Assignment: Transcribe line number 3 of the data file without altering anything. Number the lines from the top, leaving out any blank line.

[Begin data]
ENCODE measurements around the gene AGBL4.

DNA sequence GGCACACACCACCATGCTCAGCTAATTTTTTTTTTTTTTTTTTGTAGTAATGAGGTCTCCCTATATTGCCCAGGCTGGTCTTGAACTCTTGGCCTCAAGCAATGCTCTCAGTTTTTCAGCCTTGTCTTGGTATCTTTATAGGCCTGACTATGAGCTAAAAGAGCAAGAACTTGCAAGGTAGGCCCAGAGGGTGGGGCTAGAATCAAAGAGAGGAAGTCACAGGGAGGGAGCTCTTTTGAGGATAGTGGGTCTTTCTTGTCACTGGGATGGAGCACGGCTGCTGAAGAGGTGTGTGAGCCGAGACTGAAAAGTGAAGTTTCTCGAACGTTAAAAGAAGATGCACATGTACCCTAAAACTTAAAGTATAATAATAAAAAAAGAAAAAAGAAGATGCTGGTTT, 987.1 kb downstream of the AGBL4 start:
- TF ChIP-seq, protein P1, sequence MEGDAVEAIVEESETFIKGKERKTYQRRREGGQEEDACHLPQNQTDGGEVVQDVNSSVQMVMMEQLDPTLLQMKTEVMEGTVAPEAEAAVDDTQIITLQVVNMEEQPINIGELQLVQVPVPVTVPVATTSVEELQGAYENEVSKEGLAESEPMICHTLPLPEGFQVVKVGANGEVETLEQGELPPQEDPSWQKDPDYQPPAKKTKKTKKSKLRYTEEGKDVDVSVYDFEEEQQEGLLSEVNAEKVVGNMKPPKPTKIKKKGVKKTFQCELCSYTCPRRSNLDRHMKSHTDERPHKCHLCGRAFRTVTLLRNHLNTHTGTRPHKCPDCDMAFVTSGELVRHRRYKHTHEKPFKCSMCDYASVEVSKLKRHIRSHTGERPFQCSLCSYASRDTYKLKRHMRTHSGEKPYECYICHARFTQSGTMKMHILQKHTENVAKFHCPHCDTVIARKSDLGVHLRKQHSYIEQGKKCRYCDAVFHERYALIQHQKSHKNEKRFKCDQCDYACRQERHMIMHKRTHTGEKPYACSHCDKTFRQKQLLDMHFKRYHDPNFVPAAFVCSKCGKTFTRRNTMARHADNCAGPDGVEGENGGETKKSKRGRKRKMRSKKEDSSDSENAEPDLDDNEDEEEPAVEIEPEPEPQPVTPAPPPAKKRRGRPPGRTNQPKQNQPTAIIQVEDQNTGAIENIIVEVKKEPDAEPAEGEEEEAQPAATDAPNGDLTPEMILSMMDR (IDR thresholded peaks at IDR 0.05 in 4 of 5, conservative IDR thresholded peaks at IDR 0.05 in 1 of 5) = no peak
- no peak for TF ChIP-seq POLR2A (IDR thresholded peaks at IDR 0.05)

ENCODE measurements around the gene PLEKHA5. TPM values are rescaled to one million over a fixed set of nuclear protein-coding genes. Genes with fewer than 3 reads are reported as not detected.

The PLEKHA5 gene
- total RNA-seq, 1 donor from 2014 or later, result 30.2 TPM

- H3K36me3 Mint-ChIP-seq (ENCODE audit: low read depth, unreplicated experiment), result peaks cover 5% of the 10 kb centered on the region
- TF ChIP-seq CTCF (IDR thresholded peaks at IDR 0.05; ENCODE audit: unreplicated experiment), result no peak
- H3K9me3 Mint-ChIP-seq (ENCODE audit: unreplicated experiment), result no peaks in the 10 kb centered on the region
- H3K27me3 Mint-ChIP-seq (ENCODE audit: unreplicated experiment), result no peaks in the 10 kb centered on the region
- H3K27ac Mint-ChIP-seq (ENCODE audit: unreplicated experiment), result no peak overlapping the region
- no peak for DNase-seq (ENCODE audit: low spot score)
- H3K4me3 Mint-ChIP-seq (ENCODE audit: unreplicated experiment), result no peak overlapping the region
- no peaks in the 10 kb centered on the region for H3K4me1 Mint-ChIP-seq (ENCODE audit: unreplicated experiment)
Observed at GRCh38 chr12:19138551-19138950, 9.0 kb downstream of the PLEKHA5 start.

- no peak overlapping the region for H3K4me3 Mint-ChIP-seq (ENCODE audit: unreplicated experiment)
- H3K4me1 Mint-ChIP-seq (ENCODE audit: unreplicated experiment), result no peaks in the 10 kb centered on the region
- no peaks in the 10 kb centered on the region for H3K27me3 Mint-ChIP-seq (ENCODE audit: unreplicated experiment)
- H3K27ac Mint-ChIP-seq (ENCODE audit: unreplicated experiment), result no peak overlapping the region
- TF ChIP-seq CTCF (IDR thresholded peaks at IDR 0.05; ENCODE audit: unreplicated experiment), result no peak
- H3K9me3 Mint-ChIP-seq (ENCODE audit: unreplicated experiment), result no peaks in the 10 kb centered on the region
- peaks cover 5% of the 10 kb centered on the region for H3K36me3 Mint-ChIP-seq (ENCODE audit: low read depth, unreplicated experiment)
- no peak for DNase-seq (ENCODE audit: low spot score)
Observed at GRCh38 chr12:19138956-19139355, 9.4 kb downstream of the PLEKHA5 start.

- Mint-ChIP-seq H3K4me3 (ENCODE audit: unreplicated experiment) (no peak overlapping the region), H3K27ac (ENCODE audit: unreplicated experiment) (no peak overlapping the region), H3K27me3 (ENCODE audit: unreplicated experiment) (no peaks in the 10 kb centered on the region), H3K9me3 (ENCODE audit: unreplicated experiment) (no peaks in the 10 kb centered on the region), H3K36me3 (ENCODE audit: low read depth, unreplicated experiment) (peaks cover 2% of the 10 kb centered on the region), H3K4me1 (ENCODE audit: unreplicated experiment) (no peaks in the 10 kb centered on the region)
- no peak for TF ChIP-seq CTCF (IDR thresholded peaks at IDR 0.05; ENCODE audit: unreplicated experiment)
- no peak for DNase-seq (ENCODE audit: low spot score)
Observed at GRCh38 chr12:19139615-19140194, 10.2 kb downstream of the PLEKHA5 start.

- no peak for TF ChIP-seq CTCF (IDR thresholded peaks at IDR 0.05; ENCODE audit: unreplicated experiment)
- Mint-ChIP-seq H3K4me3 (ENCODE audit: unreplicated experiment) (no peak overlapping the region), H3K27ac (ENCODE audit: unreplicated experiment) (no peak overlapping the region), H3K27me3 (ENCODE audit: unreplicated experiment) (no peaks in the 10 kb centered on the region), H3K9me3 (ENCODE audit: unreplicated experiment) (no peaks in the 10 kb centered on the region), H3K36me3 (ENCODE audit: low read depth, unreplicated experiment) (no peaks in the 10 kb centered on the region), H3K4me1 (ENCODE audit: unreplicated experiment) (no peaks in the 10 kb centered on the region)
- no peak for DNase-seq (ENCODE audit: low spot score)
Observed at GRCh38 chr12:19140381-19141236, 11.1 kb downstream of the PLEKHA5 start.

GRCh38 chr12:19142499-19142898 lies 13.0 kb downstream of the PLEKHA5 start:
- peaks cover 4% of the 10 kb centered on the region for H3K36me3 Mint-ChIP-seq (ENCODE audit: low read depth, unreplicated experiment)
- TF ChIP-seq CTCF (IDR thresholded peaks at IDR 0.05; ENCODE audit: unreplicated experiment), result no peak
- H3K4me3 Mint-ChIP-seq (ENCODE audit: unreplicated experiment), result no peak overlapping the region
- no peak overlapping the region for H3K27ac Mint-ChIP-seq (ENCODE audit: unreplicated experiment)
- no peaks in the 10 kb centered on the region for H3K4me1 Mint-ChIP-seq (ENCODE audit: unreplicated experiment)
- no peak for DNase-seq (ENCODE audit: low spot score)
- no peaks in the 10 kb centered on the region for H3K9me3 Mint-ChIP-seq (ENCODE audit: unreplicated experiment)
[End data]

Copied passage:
- TF ChIP-seq, protein P1, sequence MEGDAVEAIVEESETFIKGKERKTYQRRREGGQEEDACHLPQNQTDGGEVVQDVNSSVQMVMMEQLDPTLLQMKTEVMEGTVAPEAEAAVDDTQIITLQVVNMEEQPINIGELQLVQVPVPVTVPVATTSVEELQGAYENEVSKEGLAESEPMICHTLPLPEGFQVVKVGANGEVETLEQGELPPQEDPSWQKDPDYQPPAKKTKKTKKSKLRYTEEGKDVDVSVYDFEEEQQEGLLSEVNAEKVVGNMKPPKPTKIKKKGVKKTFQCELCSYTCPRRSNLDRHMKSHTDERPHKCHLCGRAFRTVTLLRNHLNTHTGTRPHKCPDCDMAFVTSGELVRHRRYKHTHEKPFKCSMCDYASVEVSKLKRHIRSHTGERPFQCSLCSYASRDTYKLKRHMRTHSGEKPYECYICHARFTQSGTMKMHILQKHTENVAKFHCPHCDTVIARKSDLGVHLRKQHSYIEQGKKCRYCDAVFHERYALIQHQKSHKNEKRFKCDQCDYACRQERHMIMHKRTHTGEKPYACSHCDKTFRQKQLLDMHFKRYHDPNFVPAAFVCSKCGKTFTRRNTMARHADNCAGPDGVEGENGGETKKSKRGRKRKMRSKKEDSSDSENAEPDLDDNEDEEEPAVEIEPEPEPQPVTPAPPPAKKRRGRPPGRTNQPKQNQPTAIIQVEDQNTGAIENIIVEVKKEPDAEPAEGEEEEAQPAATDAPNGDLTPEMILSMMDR (IDR thresholded peaks at IDR 0.05 in 4 of 5, conservative IDR thresholded peaks at IDR 0.05 in 1 of 5) = no peak